- Base jumpers from 20 countries took part in the KL Tower International Jump 2013
- Jumpers leaped from 300-meter-high platform, have only seconds to release parachutes
- Paraplegic base jumper from Canada among festival participants
Launching off a 300-meter-high tower platform with only seconds to pull your rip cord might sound like the act of an insane person.
But that's exactly what 103 base jumpers from 20 countries -- presumably all of sound mind -- did in Malaysia
over the weekend.
The jumps were part of the annual KL Tower International Jump 2013
, held in Kuala Lumpur from September 27 to 30.
Kat Donahue, 32, a location manager from the United States, was one of six women jumping this year.
"A lot of people do say I'm crazy but my family is pretty supportive," she said.
"Jumping can be scary, but when you calm your nerves and become quiet it's very peaceful out there, meditative. Base jumping can be solitary but this is such a social event, it's great."
This year's jump also welcomed Sean Chuma
from the U.S., a pioneer in tandem base jumps, and Lonnie Bissonnette
, a paraplegic base jumper from Canada.
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"Lonnie is inspiring for me as there are extra risks involved for him, but he has been jumping for years," said event organizer Gary Cunningham, 42, an electronic engineer from Australia.
"Unfortunately his accident was caused by base jumping, but he highlights how if one avenue closes you focus on what you can do. Lonnie has been able to do some pretty amazing stuff."
Cunningham has been organizing the Kuala Lumpur event since 2005 and has around 2,900 jumps under his belt.
He said if you want to try base jumping, start by skydiving.
"Through skydiving you learn precision falling and how to handle parachutes. You also learn how to deal with things when they go wrong. The potential risk is very real."
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With risk comes reward -- the ultimate adrenalin buzz.
But you'd be mistaken to assume that saying you're a base jumper works as a pick-up line.
"It doesn't help you pick up women, it helps you lose them actually," said Peter Wyllie, 33, a junior doctor from Australia.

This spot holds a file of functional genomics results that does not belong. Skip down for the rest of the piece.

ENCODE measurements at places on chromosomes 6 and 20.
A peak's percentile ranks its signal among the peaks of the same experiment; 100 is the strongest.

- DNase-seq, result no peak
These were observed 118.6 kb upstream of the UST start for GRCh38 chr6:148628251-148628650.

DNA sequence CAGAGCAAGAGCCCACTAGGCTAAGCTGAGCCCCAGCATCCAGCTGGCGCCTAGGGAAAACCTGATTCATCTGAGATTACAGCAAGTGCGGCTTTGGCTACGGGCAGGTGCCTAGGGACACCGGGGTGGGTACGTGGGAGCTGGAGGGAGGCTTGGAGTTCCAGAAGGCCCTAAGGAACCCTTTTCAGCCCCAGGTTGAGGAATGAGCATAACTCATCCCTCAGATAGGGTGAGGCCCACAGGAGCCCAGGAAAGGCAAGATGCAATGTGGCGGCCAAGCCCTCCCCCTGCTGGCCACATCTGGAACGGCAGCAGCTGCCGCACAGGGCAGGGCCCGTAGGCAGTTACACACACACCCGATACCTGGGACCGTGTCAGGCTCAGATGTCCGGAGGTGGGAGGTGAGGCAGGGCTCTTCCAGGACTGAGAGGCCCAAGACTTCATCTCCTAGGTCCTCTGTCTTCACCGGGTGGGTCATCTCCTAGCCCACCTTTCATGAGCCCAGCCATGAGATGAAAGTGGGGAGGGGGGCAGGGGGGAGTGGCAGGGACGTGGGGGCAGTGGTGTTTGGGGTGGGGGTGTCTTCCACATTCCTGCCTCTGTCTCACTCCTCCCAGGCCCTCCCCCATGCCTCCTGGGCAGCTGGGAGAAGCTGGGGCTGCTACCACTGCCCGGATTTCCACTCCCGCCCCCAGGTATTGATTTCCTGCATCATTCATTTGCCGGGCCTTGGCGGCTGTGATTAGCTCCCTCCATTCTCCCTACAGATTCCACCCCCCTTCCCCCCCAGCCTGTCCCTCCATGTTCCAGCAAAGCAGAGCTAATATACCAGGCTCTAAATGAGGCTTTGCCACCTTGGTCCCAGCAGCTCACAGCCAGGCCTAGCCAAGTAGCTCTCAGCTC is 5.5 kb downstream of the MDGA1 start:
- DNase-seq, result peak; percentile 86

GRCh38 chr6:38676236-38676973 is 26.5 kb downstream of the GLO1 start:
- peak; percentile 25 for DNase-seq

"Women tend to see base jumpers as not a particularly secure future. Who wants to have babies with someone who is committed to tracking down a 4,000 foot wall?"
The point was echoed by David Laffargue
, 24, from France.
"Some women say they're scared of the sport, but then I do also spend all my time and money on base jumping!"
'100% of people who drink bottled water die'
Base jumping is dangerous. From 1981 to the present there have been more than 200 fatalities related to the sport.
The base jumping community tries to minimize risks.
In order to leap from the KL Tower
, which opened in the Malaysian capital in 1996, jumpers need to have two years of experience and more than 120 jumps under their belt.
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Veteran base jumper Chris "Douggs" McDougall
, 37, known for shouting "ready, steady, spaghetti" as he throws himself off the edge, stresses safety.
"It's not about having [guts], it's about arming yourself with knowledge -- risk management is key," he said.
"We accept what we do is dangerous but we want to see everyone walk away safely. One hundred percent of people who drink bottled water die. Life is a risk. If you accept that you will die you get on with living. Base jumpers focus on the positive."
"Bonkers," "mad" and "nuts" were adjectives hurled at jumpers by spectators attached to the tower's ledge with safety harnesses, as they looked over the edge and snapped photos.
"We didn't realize the festival was going on," said UK tourist Jessica Pugh, standing on the open deck of the tower watching jumpers leap.
"We were just sat in Nando's and saw someone fall off the tower -- we thought they'd jumped," added her partner, Jordan Lott.
"Thankfully we saw them pull the parachute. That was an experience in itself and then we came up here to see it. It feels better to watch than to do it yourself."
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